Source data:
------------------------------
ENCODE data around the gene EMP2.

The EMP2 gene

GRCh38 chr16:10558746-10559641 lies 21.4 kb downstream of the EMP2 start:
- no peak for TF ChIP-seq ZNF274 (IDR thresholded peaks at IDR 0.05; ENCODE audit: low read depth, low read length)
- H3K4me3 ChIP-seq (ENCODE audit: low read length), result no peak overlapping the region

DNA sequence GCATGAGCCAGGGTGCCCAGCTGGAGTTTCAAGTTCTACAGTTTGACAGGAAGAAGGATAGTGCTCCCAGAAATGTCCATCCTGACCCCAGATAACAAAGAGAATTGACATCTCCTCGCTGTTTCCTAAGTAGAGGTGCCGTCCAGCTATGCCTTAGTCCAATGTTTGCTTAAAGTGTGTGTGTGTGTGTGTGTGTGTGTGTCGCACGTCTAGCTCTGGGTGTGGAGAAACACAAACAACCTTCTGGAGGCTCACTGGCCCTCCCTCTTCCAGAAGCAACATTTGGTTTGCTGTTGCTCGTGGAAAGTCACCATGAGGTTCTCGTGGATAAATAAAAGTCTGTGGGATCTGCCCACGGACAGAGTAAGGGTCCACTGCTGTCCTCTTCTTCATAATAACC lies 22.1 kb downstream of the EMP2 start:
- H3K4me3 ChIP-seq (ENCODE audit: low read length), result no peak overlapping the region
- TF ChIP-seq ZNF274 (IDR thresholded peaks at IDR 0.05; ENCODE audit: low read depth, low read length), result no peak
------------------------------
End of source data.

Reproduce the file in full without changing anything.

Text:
ENCODE data around the gene EMP2.

The EMP2 gene

GRCh38 chr16:10558746-10559641 lies 21.4 kb downstream of the EMP2 start:
- no peak for TF ChIP-seq ZNF274 (IDR thresholded peaks at IDR 0.05; ENCODE audit: low read depth, low read length)
- H3K4me3 ChIP-seq (ENCODE audit: low read length), result no peak overlapping the region

DNA sequence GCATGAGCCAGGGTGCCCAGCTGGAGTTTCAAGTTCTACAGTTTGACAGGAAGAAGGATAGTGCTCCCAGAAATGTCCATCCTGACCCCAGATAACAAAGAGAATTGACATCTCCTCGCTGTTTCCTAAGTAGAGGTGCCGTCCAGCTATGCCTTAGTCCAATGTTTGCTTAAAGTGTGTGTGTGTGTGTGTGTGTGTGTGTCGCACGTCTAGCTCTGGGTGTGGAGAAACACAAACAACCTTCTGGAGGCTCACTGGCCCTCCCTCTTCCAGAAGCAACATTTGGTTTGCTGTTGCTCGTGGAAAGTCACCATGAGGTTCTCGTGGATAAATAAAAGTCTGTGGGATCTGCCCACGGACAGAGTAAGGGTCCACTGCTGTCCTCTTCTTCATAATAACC lies 22.1 kb downstream of the EMP2 start:
- H3K4me3 ChIP-seq (ENCODE audit: low read length), result no peak overlapping the region
- TF ChIP-seq ZNF274 (IDR thresholded peaks at IDR 0.05; ENCODE audit: low read depth, low read length), result no peak